But mothers with a cold core conflate the annoying, frustrating, and perplexing actions of a child with the child’s worthiness as a human being. And mothers who are with a man who has a child from another woman will often take out any jealousy or contempt they have for that woman onto the child. Rather than viewing the child as an extension of the new man she’s with, it’s a constant reminder of the woman he was with before her.
This is extremely common, but rarely talked about. An emotionally healthy mother will go out of her way to make children– all children– feel accepted in her world. She’ll even sometimes neglect her own kids’ needs to meet the needs of the new child of the family.
If this is not happening, and she plays favorites with her children over her man’s from a previous relationship or marriage, that’s a serious problem. These mothers have rotten cores, and the damage they can do to a man’s children is not something to take lightly.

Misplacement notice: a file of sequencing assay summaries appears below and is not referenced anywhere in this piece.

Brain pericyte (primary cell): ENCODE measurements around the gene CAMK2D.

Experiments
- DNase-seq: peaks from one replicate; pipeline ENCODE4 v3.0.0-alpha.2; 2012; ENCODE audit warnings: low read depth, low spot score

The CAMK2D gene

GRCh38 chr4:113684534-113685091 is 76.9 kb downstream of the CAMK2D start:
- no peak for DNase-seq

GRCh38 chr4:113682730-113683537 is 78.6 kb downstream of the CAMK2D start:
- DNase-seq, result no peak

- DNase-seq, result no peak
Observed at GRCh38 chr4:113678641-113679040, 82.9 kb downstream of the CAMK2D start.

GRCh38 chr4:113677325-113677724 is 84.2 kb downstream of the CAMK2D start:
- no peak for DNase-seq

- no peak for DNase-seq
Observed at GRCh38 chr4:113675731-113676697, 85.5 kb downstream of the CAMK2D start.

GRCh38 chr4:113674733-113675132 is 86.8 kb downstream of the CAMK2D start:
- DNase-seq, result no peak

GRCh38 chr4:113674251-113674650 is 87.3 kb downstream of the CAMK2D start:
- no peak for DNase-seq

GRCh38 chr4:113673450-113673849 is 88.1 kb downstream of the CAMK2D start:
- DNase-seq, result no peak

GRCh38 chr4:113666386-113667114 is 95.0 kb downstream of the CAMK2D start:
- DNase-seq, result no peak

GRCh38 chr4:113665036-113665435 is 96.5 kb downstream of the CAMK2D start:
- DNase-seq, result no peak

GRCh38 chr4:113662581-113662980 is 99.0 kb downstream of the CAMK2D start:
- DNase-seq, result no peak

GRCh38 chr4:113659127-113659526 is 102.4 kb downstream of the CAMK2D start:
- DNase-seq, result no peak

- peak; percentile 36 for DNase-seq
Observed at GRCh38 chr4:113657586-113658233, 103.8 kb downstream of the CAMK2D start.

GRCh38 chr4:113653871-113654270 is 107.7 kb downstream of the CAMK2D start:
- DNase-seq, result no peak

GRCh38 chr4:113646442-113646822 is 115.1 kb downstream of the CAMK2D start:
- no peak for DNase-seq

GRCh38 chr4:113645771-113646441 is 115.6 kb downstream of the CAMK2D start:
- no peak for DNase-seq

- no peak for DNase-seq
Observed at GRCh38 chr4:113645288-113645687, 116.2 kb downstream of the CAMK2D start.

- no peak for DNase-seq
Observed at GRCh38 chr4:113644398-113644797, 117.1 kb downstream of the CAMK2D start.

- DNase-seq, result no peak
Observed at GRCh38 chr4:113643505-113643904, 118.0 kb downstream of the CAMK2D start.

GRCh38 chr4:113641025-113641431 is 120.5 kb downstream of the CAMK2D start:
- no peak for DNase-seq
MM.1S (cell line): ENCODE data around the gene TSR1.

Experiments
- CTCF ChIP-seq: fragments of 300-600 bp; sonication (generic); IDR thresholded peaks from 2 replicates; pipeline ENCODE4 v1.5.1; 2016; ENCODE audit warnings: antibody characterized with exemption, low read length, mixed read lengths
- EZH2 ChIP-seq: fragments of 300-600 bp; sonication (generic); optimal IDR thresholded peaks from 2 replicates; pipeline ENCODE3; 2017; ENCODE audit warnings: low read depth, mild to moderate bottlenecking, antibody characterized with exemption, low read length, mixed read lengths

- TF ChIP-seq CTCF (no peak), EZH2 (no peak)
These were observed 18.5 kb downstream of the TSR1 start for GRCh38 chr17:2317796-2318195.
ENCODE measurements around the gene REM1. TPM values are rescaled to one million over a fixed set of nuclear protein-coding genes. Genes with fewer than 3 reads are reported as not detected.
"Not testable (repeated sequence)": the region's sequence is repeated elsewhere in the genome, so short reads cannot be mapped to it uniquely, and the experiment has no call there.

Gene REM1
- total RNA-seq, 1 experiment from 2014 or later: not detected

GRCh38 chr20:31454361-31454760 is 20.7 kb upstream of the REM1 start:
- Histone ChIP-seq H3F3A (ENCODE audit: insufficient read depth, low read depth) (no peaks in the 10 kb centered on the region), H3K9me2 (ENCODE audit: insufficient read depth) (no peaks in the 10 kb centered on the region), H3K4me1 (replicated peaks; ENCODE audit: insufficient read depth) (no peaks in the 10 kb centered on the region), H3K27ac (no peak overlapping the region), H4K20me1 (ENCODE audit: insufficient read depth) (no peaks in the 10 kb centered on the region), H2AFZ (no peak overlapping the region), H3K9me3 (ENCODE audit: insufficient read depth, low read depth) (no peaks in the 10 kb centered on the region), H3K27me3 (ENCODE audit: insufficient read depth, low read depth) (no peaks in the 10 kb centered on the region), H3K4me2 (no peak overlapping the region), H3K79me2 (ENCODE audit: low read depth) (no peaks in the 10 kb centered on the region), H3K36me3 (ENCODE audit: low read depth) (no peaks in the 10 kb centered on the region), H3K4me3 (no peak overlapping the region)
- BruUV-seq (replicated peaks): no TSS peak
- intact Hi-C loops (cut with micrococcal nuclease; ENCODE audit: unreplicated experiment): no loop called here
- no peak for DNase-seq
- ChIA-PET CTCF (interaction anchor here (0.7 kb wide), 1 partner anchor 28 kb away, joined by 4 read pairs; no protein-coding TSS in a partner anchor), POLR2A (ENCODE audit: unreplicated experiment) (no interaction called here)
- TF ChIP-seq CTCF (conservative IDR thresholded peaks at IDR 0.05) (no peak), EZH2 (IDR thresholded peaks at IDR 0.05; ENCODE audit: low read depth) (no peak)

To reject a child is to abuse a child.
Mothers who are capable of having contempt for children on any level are also capable of other forms of abuse. In order to hold hard feelings towards a child, a mother is missing part of her conscience. And if that moral compass is impaired, they are capable of doing anything. Bottom line: this is the type of mother who can look at a child in pain and feel………….. nothing.
So why do some mothers have this cruel resentment towards our little ones? It’s simple. It’s a outward display of a mother’s own insecurities, which are based on the child’s birth mother (her man’s ex-wife or ex-girlfriend), and the relationship he had with her. And the easiest target for her to take out her hostility is his child.